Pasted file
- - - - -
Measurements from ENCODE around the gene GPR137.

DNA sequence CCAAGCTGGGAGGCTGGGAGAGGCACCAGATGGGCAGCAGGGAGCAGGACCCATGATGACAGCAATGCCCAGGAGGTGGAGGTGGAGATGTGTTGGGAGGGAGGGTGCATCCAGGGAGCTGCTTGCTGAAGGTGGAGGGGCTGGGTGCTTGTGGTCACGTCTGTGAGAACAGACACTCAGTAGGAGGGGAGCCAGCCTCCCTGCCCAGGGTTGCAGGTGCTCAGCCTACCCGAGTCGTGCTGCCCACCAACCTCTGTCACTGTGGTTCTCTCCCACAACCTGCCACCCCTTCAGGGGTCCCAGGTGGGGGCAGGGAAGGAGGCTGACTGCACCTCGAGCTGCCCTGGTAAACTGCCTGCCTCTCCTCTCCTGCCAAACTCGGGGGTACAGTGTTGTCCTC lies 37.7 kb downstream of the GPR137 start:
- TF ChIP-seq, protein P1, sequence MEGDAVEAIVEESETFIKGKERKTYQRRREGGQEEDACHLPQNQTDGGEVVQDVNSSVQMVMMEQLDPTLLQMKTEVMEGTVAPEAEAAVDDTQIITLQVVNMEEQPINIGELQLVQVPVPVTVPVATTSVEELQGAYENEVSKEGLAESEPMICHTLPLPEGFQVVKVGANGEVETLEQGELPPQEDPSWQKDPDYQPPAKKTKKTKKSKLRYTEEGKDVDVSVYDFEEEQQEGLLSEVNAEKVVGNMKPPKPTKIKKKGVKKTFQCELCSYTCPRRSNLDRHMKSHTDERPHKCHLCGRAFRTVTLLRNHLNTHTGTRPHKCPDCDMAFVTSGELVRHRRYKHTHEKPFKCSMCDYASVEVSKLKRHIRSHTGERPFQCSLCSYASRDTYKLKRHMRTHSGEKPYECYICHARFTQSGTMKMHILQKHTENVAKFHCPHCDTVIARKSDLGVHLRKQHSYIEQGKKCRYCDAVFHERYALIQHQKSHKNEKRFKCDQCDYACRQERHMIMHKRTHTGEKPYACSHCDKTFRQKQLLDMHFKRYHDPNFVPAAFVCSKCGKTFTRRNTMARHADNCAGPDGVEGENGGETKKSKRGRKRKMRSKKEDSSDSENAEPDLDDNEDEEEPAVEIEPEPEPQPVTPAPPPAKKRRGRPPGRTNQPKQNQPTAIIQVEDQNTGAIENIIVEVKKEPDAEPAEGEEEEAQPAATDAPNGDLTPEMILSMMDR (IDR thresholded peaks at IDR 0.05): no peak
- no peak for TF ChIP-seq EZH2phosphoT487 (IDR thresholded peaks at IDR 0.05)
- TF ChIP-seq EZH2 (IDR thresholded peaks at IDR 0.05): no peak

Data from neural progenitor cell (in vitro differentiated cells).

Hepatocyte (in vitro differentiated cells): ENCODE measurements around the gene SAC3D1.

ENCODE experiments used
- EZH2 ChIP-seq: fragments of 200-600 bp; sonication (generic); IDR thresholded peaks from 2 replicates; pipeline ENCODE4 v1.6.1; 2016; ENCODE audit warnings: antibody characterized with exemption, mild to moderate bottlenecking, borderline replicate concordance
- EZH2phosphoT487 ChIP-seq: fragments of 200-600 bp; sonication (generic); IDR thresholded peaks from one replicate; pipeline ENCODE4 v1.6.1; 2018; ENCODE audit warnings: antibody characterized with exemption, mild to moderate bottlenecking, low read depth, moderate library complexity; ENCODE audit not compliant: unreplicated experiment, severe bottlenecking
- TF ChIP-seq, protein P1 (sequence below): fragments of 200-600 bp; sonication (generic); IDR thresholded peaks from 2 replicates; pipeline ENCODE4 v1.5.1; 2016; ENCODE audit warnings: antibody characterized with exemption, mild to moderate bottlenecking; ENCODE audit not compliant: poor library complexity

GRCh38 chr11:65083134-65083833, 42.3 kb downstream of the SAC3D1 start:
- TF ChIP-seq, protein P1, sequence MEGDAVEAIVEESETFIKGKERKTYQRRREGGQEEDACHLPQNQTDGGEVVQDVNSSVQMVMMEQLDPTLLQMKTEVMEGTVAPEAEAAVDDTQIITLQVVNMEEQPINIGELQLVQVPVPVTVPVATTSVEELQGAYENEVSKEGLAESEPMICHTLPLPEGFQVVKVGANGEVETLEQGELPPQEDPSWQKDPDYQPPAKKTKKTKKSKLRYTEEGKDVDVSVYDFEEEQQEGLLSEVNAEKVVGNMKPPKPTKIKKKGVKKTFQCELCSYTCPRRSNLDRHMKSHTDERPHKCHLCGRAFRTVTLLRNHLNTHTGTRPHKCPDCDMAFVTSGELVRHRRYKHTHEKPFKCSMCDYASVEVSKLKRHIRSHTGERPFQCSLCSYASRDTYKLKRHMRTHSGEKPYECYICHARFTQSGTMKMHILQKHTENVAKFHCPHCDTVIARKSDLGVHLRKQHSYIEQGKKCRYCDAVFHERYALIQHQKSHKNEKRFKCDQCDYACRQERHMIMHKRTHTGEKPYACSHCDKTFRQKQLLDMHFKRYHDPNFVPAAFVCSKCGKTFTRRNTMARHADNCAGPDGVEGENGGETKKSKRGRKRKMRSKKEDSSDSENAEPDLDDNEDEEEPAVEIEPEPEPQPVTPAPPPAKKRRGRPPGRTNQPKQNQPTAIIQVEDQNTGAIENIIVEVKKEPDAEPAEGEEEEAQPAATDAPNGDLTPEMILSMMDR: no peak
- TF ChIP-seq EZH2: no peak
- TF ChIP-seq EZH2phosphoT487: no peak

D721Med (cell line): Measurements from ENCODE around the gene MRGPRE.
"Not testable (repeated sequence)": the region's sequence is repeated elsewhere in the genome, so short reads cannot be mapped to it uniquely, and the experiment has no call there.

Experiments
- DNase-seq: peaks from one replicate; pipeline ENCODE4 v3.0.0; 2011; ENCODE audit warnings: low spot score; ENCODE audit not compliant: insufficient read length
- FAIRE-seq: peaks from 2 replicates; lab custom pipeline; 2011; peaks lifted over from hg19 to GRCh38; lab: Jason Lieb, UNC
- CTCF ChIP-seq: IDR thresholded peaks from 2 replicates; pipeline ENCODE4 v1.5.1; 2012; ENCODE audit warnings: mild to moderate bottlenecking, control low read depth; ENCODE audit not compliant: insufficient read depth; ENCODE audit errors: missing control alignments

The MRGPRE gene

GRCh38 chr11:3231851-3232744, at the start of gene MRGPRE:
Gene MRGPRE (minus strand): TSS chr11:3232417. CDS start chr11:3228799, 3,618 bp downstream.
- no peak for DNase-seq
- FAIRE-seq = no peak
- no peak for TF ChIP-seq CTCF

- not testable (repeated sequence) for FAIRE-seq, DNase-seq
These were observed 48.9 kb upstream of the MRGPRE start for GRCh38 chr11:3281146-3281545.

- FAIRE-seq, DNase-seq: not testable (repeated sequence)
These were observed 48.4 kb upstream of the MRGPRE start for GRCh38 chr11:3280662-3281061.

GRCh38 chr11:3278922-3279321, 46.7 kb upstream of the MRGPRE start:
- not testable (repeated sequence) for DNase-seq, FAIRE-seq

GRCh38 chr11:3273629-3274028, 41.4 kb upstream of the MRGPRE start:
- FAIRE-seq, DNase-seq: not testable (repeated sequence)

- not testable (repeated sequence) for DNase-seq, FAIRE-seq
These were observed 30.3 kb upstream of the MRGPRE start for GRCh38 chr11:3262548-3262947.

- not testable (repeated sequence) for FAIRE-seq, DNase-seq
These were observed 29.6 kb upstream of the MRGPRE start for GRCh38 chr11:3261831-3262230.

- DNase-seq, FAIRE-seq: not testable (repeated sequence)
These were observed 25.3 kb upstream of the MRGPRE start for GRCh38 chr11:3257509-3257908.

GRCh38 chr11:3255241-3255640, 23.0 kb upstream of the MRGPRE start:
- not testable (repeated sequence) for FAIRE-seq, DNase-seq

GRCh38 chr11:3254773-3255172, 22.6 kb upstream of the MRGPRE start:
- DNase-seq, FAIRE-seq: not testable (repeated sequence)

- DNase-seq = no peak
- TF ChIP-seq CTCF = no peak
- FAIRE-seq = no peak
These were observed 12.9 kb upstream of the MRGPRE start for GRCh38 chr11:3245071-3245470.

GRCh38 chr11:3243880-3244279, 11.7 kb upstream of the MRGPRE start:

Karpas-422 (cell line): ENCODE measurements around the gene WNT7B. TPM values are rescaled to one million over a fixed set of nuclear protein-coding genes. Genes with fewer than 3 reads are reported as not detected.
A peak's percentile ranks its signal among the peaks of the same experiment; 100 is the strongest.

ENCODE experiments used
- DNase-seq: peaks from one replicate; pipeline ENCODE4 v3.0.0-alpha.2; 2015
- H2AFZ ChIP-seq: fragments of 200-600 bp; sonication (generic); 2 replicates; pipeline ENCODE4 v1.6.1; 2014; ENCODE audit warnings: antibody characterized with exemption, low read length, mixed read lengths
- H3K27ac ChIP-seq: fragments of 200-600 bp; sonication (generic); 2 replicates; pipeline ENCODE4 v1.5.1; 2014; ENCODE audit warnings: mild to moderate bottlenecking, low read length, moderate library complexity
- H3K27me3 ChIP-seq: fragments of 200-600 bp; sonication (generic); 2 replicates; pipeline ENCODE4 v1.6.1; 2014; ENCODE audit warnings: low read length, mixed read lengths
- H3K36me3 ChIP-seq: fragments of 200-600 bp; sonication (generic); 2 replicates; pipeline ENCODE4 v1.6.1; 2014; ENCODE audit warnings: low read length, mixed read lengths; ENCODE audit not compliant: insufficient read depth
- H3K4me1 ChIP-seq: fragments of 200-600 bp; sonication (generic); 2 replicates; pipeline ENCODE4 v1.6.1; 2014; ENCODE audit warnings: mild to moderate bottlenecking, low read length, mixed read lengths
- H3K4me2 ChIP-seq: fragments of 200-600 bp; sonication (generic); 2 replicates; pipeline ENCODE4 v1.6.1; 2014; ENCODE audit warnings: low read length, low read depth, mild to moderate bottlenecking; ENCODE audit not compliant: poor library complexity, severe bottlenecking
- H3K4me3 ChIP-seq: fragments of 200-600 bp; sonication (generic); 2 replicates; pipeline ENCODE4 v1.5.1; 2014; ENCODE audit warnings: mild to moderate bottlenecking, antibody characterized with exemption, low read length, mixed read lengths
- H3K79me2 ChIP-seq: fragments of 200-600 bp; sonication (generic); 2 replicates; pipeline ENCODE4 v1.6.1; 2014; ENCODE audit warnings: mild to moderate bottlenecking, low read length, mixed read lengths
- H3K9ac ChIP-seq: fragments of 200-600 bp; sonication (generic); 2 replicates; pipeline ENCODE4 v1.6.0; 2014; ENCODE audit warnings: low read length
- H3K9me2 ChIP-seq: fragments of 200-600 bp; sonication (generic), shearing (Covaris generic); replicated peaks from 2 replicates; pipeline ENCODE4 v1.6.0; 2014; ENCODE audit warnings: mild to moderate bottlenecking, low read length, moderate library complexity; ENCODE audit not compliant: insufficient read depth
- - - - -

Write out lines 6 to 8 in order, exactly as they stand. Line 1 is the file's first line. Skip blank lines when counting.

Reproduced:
Data from neural progenitor cell (in vitro differentiated cells).

Hepatocyte (in vitro differentiated cells): ENCODE measurements around the gene SAC3D1.

ENCODE experiments used